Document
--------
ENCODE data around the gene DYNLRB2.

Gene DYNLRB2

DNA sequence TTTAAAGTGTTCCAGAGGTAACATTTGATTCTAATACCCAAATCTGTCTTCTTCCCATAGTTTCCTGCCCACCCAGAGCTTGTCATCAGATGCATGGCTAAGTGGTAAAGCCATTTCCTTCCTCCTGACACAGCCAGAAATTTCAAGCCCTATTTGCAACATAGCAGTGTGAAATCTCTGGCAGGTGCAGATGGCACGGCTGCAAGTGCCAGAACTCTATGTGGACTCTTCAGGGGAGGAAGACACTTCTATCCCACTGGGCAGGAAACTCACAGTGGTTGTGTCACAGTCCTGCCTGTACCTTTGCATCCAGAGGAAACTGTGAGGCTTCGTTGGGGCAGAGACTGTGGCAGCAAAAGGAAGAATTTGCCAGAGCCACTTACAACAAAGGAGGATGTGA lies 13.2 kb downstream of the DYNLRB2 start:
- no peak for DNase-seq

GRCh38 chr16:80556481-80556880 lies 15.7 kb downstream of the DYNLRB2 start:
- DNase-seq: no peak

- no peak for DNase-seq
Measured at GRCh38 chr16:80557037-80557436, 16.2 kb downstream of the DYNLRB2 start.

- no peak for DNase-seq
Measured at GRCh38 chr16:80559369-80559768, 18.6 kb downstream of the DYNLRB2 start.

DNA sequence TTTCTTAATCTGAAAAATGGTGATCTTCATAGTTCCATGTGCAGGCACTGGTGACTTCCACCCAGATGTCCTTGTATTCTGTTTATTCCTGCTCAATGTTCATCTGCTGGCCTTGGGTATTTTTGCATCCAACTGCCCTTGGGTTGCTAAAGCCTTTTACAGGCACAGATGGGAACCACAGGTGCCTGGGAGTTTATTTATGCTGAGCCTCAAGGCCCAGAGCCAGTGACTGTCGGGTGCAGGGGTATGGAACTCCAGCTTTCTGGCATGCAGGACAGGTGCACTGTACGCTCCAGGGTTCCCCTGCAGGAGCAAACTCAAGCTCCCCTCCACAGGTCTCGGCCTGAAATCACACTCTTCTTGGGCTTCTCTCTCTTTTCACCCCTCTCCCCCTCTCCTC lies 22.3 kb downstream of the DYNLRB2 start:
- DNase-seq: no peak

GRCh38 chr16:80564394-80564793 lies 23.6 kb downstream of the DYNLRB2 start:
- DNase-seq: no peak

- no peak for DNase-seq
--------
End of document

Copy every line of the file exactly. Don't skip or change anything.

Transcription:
ENCODE data around the gene DYNLRB2.

Gene DYNLRB2

DNA sequence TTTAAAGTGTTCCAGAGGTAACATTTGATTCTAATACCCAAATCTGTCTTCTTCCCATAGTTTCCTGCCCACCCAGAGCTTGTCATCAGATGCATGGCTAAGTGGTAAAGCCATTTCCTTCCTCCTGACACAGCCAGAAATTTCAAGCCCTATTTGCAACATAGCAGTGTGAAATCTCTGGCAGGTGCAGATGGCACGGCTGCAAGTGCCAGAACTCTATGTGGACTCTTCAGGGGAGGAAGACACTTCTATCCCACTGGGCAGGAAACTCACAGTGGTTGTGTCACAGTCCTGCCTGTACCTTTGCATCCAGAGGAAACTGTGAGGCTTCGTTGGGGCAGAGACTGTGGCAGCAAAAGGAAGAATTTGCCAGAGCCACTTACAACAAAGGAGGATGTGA lies 13.2 kb downstream of the DYNLRB2 start:
- no peak for DNase-seq

GRCh38 chr16:80556481-80556880 lies 15.7 kb downstream of the DYNLRB2 start:
- DNase-seq: no peak

- no peak for DNase-seq
Measured at GRCh38 chr16:80557037-80557436, 16.2 kb downstream of the DYNLRB2 start.

- no peak for DNase-seq
Measured at GRCh38 chr16:80559369-80559768, 18.6 kb downstream of the DYNLRB2 start.

DNA sequence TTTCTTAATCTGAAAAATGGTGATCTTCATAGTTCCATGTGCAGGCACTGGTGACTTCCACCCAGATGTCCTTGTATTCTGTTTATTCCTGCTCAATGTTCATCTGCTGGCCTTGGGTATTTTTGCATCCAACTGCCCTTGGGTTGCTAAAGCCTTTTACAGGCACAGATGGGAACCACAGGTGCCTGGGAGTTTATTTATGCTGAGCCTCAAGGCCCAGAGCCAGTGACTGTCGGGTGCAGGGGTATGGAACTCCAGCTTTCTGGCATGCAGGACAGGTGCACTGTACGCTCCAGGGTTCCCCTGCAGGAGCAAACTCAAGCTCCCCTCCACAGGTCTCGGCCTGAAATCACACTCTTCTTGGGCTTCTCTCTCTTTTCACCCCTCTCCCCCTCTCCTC lies 22.3 kb downstream of the DYNLRB2 start:
- DNase-seq: no peak

GRCh38 chr16:80564394-80564793 lies 23.6 kb downstream of the DYNLRB2 start:
- DNase-seq: no peak

- no peak for DNase-seq